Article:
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Sermon: All People Are Grass

This sermon was delivered at Cobleskill United Methodist Church on December 6, 2020

“All People Are Grass”

Isaiah 40:1-11

40 Comfort, O comfort my people, says your God. 2 Speak tenderly to Jerusalem, and cry to her that she has served her term, that her penalty is paid, that she has received from the Lord’s hand double for all her sins. 3 A voice cries out: “In the wilderness prepare the way of the Lord, make straight in the desert a highway for our God. 4 Every valley shall be lifted up, and every mountain and hill be made low; the uneven ground shall become level, and the rough places a plain. 5 Then the glory of the Lord shall be revealed, and all people shall see it together, for the mouth of the Lord has spoken.” 6 A voice says, “Cry out!” And I said, “What shall I cry?” All people are grass, their constancy is like the flower of the field. 7 The grass withers, the flower fades, when the breath of the Lord blows upon it; surely the people are grass. 8 The grass withers, the flower fades; but the word of our God will stand forever. 9 Get you up to a high mountain, O Zion, herald of good tidings; lift up your voice with strength, O Jerusalem, herald of good tidings, lift it up, do not fear; say to the cities of Judah, “Here is your God!” 10 See, the Lord God comes with might, and his arm rules for him; his reward is with him, and his recompense before him. 11 He will feed his flock like a shepherd; he will gather the lambs in his arms, and carry them in his bosom, and gently lead the mother sheep.

Mark 1:1-8

1 The beginning of the good news of Jesus Christ, the Son of God. 2 As it is written in the prophet Isaiah, “See, I am sending my messenger ahead of you, who will prepare your way; 3 the voice of one crying out in the wilderness: ‘Prepare the way of the Lord, make his paths straight,’” 4 John the baptizer appeared in the wilderness, proclaiming a baptism of repentance for the forgiveness of sins. 5 And people from the whole Judean countryside and all the people of Jerusalem were going out to him, and were baptized by him in the river Jordan, confessing their sins. 6 Now John was clothed with camel’s hair, with a leather belt around his waist, and he ate locusts and wild honey. 7 He proclaimed, “The one who is more powerful than I is coming after me; I am not worthy to stoop down and untie the thong of his sandals. 8 I have baptized you with water; but he will baptize you with the Holy Spirit.”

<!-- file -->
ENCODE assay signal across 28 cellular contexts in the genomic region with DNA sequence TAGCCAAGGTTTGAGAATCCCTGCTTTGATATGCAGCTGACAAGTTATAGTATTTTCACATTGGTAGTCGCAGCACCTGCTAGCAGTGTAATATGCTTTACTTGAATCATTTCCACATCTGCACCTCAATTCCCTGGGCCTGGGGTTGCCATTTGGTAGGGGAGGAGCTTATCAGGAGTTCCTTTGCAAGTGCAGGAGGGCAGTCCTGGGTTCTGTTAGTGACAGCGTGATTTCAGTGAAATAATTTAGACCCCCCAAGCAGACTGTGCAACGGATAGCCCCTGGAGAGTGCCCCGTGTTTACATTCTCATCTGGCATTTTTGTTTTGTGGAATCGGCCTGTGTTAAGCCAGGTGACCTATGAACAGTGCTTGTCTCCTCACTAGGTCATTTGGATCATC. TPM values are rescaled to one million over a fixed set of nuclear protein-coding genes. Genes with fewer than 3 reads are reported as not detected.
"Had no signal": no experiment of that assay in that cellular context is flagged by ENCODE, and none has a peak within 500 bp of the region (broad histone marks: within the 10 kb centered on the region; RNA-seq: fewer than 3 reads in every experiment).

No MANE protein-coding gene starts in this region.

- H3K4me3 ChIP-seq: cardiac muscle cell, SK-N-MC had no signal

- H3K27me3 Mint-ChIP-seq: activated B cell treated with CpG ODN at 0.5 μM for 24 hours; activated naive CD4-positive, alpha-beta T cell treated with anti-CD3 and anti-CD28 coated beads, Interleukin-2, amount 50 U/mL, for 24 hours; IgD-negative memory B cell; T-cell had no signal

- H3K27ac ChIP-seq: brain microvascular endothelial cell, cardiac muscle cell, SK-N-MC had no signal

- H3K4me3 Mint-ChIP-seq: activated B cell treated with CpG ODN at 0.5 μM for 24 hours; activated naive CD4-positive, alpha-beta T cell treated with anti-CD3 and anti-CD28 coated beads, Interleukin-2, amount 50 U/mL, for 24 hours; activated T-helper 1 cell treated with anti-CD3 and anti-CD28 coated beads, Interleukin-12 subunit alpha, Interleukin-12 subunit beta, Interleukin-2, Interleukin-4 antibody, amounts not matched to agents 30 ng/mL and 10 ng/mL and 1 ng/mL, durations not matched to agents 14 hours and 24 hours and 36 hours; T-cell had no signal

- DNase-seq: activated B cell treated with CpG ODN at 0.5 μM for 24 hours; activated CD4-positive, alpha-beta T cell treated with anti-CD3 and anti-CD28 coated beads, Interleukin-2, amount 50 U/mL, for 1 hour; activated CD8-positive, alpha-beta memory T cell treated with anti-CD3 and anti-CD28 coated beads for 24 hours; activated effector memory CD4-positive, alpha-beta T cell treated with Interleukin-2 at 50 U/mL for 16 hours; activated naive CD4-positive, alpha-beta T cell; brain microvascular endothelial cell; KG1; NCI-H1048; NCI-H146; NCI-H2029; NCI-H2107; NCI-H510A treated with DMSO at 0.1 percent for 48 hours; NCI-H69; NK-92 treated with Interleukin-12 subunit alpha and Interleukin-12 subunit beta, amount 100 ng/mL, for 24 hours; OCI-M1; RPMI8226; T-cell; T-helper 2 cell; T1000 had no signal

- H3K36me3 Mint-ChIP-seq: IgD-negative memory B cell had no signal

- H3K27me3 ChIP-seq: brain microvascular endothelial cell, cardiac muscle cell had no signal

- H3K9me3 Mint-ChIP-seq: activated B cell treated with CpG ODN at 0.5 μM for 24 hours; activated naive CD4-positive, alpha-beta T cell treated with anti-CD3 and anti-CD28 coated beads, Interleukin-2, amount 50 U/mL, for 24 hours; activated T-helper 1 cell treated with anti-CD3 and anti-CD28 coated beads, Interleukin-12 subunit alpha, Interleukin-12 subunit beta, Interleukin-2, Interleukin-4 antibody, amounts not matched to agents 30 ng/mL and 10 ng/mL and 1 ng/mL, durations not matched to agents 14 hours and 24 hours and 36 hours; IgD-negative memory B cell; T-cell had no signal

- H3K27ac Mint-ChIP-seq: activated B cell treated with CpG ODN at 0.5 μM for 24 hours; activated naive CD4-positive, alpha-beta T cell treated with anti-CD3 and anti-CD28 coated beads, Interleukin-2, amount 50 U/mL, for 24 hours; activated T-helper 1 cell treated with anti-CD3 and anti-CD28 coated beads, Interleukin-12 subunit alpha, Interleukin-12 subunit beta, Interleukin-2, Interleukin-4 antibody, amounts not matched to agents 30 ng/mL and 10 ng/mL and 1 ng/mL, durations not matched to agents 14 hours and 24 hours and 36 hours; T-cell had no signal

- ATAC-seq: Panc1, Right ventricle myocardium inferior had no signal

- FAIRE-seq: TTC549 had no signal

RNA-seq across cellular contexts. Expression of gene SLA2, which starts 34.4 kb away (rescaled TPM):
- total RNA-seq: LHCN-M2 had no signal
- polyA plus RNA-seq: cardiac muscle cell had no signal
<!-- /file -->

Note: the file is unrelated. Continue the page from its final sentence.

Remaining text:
During this year of Covid, I found myself cooking and thinking way more about comfort food than I ever have in the past. There’s just something about food and the memories is brings back that feels so stabilizing and healing when everything is unpredictable. There’s also something about spending every major holiday away from your family that makes you want to recreate something familiar right in your own kitchen.

I want you to close your eyes for a moment and just imagine with me one particular kind of food that you have always associated with this time of year. What does it smell like? What does it taste like? Maybe it’s a dish at a Christmas meal that someone special to you always made without fail every single year. Maybe it’s a kind of food that you yourself look forward to making each year. Maybe it requires special ingredients or special tools. What comfort food comes to mind for you? Feel free to share it in the comments.

For me it was always peppernuts, little teeny tiny anise-flavored cookies that from the Mennonite side of my family. Each year at Christmas, every cutting board in my Grandmother’s house was gotten out the cousins would all take turns rolling out the long strands of dough and chopping them into little pillow-like lumps that would go into the oven by the tray-full. It’s a special memory. But here’s the thing. The cookies themselves were not my favorite as a child- they were hard like little pebbles, spicy like anise, and there was always the rumor that Grandmother had put lard in them. But there’s something so familiar about the smell of them and the ritual of stealing hot ones off the counter before Grandmother could see and eating them along with a cold glass of milk. Peppernuts- the smell and the ritual of making them- bring a certain comfort to me, even if they are themselves an acquired taste.

Now I hope this doesn’t come across as weird, but I’m going to pivot from talking about comfort foods to talking about comfort scripture. Just like we have classic and memorable comfort foods at Christmas, I think there are also classic and memorable scripture passages at this time of the year. This week, for me, and maybe for you too, was one of those passages. Two, actually. They were both so familiar, I could choose between them. Just like that glass of cold milk and warm peppernuts are a classic, memorable combo for me this time of year, the Isaiah and John the Baptist scripture readings are a classic combo as we sit about three weeks out from Christmas in the thick of Advent.